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2 UMass students enter ‘not guilty’ pleas

  • Firefighters responded to a fire at 285 Main St. in Amherst in April. Two University of Massachusetts students pleaded “not guilty” in Eastern Hampshire District Court in Belchertown on Monday to a series of charges for their alleged roles in the April 29 fire. For the Recorder/Caroll Lollis



For the Recorder
Wednesday, June 13, 2018

AMHERST — Two University of Massachusetts students pleaded “not guilty” in Eastern Hampshire District Court in Belchertown Monday to a series of charges for their alleged roles in an April 29 fire that caused heavy damage to an off-campus rental on Main Street and significant injuries to a tenant.

According to the criminal complaint written by Amherst Police Detective Nicholas Chandler, the fire, in Apartment No. 5, “stemmed from the ignition of the fireworks within the living room area.”

Police obtained Snapchat videos that showed Laban K. Christenson, 23, of Waltham, Andrew Ho, 21, of Hyannis, and a third man, who also may face charges, igniting fireworks within an apartment at 285 Main St. The Roman candle, Chandler wrote, “exploded multiple times while aimed at different parts of the room.”

The men were setting off the fireworks even though another man was sleeping in the room. That man suffered second- and third-degree burns and smoke inhalation, and was brought to the Connecticut Burn Center at Bridgeport Hospital before later being released to continue his recovery.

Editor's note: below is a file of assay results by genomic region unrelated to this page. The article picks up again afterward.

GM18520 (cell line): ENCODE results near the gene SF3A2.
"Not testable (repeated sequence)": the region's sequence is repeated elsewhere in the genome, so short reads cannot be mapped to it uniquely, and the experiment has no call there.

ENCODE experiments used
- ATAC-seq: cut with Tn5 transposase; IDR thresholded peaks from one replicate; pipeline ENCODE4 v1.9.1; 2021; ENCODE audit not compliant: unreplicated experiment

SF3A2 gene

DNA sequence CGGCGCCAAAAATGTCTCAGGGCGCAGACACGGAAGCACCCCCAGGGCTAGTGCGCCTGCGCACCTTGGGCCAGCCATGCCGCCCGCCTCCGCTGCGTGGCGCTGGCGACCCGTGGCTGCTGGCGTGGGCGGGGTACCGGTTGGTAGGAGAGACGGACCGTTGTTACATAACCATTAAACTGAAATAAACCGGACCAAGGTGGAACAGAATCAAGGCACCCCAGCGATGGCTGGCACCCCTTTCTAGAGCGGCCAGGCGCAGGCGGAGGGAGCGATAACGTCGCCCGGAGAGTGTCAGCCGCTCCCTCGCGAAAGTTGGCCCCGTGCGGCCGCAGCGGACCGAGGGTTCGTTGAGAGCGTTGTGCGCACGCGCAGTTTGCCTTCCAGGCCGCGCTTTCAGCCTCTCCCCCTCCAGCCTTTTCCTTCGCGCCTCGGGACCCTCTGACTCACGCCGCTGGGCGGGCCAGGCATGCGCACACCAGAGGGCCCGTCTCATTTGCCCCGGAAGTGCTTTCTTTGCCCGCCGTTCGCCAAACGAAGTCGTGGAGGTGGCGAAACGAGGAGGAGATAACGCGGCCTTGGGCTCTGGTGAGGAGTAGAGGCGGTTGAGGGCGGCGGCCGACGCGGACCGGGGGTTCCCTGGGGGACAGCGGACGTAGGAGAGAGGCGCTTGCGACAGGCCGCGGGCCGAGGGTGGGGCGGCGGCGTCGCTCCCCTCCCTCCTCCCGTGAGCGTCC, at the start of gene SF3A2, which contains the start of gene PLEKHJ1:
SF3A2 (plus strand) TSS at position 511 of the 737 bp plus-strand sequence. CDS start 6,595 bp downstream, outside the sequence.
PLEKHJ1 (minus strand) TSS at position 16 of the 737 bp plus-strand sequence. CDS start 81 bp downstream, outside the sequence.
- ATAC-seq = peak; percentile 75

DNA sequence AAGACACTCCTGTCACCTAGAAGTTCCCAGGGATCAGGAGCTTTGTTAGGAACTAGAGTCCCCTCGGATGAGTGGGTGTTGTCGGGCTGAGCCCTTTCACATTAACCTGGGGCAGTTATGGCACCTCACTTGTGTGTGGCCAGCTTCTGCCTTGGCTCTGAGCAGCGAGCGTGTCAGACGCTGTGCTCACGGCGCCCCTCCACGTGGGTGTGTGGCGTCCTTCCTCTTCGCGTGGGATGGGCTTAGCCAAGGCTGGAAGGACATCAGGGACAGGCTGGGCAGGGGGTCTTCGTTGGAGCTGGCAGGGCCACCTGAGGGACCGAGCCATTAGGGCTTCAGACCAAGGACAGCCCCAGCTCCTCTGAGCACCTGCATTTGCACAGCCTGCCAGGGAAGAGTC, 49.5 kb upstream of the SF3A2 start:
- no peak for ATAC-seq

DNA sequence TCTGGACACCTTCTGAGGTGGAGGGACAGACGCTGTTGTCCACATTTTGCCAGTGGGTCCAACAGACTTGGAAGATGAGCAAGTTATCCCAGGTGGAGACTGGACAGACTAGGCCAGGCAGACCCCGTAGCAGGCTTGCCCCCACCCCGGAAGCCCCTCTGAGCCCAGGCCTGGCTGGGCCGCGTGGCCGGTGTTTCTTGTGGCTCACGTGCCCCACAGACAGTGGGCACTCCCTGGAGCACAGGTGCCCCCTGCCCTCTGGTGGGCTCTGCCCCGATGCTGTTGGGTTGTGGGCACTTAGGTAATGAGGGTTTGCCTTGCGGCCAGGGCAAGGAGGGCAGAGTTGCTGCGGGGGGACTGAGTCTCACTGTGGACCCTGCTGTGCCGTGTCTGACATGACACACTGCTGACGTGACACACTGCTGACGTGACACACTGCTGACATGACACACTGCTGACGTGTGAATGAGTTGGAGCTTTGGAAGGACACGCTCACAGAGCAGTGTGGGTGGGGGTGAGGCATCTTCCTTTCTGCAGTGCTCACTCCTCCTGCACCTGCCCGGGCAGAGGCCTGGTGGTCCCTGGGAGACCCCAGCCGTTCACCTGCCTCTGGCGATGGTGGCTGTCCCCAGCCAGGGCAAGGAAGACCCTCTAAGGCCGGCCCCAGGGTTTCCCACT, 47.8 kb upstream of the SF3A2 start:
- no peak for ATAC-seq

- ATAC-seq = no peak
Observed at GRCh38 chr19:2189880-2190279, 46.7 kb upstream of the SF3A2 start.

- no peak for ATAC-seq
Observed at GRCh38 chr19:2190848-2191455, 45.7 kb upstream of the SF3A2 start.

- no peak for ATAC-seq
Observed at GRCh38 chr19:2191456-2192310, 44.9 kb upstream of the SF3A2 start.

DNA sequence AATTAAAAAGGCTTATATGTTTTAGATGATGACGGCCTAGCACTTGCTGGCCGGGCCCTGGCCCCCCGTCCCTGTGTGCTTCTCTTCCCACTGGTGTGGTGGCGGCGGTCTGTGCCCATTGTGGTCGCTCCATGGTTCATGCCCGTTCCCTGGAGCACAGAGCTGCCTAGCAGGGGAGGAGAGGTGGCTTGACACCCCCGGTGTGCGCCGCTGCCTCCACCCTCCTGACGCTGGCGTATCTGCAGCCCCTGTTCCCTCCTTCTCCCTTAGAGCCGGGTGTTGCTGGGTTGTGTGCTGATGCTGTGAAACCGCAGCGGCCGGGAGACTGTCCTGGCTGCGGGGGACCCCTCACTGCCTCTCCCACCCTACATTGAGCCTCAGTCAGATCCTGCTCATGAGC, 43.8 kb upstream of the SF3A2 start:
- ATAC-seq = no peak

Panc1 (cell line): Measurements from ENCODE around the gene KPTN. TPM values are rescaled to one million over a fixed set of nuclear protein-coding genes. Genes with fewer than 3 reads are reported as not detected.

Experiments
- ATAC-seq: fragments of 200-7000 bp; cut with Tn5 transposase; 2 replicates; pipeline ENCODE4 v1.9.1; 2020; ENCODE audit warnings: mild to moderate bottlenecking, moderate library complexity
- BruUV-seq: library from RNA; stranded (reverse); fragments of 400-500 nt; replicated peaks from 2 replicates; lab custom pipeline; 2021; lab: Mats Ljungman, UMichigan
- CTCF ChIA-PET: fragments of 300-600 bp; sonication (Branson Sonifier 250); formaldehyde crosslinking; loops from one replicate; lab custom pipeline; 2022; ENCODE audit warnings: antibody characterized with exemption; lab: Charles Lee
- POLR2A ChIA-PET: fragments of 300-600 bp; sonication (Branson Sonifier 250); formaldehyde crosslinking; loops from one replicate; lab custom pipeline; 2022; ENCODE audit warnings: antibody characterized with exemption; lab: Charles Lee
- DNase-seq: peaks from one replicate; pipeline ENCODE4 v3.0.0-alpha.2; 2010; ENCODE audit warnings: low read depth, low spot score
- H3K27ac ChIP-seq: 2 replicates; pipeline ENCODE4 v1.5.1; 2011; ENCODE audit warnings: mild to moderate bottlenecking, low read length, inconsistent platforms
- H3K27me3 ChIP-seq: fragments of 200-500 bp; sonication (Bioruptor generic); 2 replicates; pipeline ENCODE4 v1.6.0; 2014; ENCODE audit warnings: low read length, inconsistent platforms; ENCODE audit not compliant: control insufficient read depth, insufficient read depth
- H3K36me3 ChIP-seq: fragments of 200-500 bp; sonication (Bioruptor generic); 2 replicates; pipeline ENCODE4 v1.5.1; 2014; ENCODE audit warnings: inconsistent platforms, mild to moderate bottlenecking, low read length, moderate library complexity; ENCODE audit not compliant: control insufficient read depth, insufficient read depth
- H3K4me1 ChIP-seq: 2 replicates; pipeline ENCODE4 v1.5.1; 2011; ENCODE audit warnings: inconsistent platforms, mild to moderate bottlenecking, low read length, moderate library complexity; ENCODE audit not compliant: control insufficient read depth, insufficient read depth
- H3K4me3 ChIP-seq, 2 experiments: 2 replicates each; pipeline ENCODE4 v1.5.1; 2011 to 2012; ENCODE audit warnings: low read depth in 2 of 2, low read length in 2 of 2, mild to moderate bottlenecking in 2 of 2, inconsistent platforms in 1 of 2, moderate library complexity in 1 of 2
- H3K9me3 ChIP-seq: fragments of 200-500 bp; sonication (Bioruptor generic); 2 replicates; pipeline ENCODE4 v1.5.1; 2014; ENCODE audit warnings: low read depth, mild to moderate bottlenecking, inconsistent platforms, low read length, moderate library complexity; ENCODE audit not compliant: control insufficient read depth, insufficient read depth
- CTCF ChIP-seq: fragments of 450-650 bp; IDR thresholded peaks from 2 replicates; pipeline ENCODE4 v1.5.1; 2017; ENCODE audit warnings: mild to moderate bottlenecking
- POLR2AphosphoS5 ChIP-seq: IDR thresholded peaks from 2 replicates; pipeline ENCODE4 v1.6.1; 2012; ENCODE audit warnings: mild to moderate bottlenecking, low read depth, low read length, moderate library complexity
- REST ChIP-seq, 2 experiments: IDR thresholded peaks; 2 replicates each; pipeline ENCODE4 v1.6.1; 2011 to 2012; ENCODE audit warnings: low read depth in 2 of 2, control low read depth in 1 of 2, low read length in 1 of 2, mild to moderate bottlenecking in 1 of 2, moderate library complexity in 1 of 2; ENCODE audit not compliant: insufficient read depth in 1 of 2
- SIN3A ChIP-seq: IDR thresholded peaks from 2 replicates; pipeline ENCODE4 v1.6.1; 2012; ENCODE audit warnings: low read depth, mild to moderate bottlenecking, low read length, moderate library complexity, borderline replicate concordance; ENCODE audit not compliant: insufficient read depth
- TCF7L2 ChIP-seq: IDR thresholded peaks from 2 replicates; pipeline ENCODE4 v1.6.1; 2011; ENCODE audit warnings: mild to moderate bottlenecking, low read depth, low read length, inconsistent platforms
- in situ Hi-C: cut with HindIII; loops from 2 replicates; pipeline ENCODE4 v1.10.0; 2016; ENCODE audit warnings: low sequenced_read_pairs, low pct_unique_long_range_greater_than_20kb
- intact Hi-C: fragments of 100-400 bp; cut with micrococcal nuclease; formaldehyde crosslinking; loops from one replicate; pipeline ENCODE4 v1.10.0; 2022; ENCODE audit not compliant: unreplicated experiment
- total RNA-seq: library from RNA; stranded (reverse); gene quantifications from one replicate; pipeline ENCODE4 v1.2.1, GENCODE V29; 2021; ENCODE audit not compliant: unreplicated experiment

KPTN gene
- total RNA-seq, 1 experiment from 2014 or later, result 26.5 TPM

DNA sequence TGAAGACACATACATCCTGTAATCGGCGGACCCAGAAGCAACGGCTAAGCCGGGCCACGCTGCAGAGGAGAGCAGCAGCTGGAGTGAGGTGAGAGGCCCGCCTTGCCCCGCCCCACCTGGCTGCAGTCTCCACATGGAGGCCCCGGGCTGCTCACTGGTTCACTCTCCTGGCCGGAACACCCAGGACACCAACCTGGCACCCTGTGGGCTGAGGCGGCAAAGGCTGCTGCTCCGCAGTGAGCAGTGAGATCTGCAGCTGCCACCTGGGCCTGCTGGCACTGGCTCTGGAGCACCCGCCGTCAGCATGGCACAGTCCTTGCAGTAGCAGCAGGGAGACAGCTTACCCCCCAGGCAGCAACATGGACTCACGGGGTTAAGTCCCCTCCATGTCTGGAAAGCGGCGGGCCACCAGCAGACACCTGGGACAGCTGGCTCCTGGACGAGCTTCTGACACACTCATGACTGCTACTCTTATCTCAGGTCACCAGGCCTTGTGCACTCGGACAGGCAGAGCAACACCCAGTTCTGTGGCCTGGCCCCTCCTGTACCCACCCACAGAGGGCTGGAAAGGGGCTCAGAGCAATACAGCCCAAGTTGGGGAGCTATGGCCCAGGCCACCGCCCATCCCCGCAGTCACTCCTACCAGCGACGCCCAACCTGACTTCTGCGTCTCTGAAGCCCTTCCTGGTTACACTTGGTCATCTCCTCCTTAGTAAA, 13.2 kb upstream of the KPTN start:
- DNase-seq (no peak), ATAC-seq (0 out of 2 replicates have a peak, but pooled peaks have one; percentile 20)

“Their actions indirectly did cause serious physical bodily injury to the victim by means of a dangerous weapon (fire),” Chandler wrote.

Christenson and Ho were arraigned on charges of assault and battery with a dangerous weapon (a Roman candle), wanton destruction of property over $1,200, burning wood, unlawful possession of fireworks and a miscellaneous fire violation for causing an incident that resulted in serious bodily injury, said Mary Carey, spokeswoman for the Northwestern District Attorney’s Office.

Ho was also arraigned on a charge of disconnecting a sprinkler system after admitting to removing fire detectors, Carey said.

Both were released on personal recognizance and are due back in court for a pretrial hearing Aug. 6, Carey said.

The early morning fire at the six-unit residence, located across from the Emily Dickinson Museum, left 21 UMass students without a home for the remainder of the spring semester. Following the fire, the university offered the displaced students free campus housing, meal plan assistance and academic support.

Fire Chief Walter “Tim” Nelson told the Selectboard a week after the incident that the victim had come close to losing his life.

“Our guys did a great job in making sure that didn’t happen,” Nelson said.

Nelson said the man’s rescue from the home was a testament to Amherst’s firefighters and police officers, who made sure all people inside had evacuated the residence.

“They did all they could to search (the home),” Nelson said.